Machines don’t have eyes, but you wouldn’t know that if you followed the progression of deep learning models for accurate interpretation of medical images, such as x-rays, computed tomography (CT) and magnetic resonance imaging (MRI) scans, pathology slides, and retinal photos. Over the past several years, there has been a torrent of studies that have consistently demonstrated how powerful “machine eyes” can be, not only compared with medical experts but also for detecting features in medical images that are not readily discernable by humans. For example, a retinal scan is rich with information that people can’t see, but machines can, providing a gateway to multiple aspects of human physiology, including blood pressure; glucose control; risk of Parkinson’s, Alzheimer’s, kidney, and hepatobiliary diseases; and the likelihood of heart attacks and strokes. As a cardiologist, I would not have envisioned that machine interpretation of an electrocardiogram would provide information about the individual’s age, sex, anemia, risk of developing diabetes or arrhythmias, heart function and valve disease, kidney, or thyroid conditions. Likewise, applying deep learning to a pathology slide of tumor tissue can also provide insight about the site of origin, driver mutations, structural genomic variants, and prognosis. Although these machine vision capabilities for medical image interpretation may seem impressive, they foreshadow what is potentially far more expansive terrain for artificial intelligence (AI) to transform medicine.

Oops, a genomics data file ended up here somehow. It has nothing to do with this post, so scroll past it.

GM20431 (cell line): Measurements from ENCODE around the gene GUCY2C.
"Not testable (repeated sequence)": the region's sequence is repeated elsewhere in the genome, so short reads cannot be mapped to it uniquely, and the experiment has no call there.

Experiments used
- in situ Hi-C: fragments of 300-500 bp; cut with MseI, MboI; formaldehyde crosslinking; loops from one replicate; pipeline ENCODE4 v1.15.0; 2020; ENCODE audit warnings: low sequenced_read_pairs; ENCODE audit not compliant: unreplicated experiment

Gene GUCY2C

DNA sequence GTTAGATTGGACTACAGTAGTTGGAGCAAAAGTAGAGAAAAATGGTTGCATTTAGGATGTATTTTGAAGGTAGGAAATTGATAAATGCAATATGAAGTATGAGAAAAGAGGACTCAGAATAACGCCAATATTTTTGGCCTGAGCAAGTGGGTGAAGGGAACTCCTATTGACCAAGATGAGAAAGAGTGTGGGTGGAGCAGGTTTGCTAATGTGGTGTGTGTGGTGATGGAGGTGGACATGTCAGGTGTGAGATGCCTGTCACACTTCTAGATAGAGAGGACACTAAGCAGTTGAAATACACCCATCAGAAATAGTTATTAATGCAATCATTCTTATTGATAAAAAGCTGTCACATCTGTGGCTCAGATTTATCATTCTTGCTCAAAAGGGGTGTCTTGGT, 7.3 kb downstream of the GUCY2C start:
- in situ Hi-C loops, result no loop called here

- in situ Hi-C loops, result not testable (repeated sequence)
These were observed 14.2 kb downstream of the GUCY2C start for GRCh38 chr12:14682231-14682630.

Read the full article in Science.